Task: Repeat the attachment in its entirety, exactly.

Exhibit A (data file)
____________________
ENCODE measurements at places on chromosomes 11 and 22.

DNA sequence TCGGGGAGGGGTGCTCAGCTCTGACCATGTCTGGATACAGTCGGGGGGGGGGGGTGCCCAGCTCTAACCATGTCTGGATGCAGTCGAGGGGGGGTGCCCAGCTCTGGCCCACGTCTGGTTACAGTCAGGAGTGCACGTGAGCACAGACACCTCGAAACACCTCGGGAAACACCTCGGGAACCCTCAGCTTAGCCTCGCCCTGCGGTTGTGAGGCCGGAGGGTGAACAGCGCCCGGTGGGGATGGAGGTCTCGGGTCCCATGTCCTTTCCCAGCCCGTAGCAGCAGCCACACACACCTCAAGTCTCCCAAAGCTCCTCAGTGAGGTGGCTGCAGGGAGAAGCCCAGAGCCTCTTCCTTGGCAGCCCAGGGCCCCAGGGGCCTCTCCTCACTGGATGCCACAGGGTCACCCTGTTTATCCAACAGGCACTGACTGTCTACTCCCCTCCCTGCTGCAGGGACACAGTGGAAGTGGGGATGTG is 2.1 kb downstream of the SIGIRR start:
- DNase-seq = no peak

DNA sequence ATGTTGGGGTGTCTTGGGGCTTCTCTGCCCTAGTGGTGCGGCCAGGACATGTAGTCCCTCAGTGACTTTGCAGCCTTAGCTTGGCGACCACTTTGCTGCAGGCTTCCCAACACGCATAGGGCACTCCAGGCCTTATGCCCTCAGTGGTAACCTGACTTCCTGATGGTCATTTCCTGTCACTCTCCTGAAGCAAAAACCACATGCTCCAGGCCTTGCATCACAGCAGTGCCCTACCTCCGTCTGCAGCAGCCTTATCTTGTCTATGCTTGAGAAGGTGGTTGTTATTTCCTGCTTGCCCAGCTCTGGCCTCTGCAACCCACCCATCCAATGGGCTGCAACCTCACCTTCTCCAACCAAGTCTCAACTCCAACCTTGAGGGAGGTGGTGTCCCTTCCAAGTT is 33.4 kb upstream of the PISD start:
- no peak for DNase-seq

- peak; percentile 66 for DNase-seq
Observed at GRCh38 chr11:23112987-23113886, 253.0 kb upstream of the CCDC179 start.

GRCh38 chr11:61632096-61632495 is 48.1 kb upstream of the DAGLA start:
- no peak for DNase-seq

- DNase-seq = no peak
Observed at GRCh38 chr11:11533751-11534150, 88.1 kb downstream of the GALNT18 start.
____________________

ENCODE measurements at places on chromosomes 11 and 22.

DNA sequence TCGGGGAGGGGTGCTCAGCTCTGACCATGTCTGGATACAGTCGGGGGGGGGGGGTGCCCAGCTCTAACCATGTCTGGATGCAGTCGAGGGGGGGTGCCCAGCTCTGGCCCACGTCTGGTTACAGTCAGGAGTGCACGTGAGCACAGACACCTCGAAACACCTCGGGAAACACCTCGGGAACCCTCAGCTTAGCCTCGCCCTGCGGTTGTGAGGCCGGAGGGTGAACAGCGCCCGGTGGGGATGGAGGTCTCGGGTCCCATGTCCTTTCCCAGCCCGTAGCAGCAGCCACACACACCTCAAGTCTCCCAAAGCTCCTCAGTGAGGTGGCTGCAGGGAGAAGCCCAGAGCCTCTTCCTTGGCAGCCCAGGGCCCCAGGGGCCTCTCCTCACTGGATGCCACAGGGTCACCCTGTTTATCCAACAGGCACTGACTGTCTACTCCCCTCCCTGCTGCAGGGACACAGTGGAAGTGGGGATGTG is 2.1 kb downstream of the SIGIRR start:
- DNase-seq = no peak

DNA sequence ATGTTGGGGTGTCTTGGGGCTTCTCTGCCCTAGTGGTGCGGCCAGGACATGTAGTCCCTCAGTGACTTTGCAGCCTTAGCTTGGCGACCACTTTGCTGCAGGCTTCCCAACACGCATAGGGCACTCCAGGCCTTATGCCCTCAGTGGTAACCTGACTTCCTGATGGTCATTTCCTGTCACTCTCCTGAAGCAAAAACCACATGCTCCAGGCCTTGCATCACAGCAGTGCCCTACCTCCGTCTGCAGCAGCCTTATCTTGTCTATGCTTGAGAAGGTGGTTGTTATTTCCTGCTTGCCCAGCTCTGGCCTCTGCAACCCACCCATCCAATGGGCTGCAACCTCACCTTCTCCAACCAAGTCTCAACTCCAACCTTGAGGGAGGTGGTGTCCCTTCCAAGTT is 33.4 kb upstream of the PISD start:
- no peak for DNase-seq

- peak; percentile 66 for DNase-seq
Observed at GRCh38 chr11:23112987-23113886, 253.0 kb upstream of the CCDC179 start.

GRCh38 chr11:61632096-61632495 is 48.1 kb upstream of the DAGLA start:
- no peak for DNase-seq

- DNase-seq = no peak
Observed at GRCh38 chr11:11533751-11534150, 88.1 kb downstream of the GALNT18 start.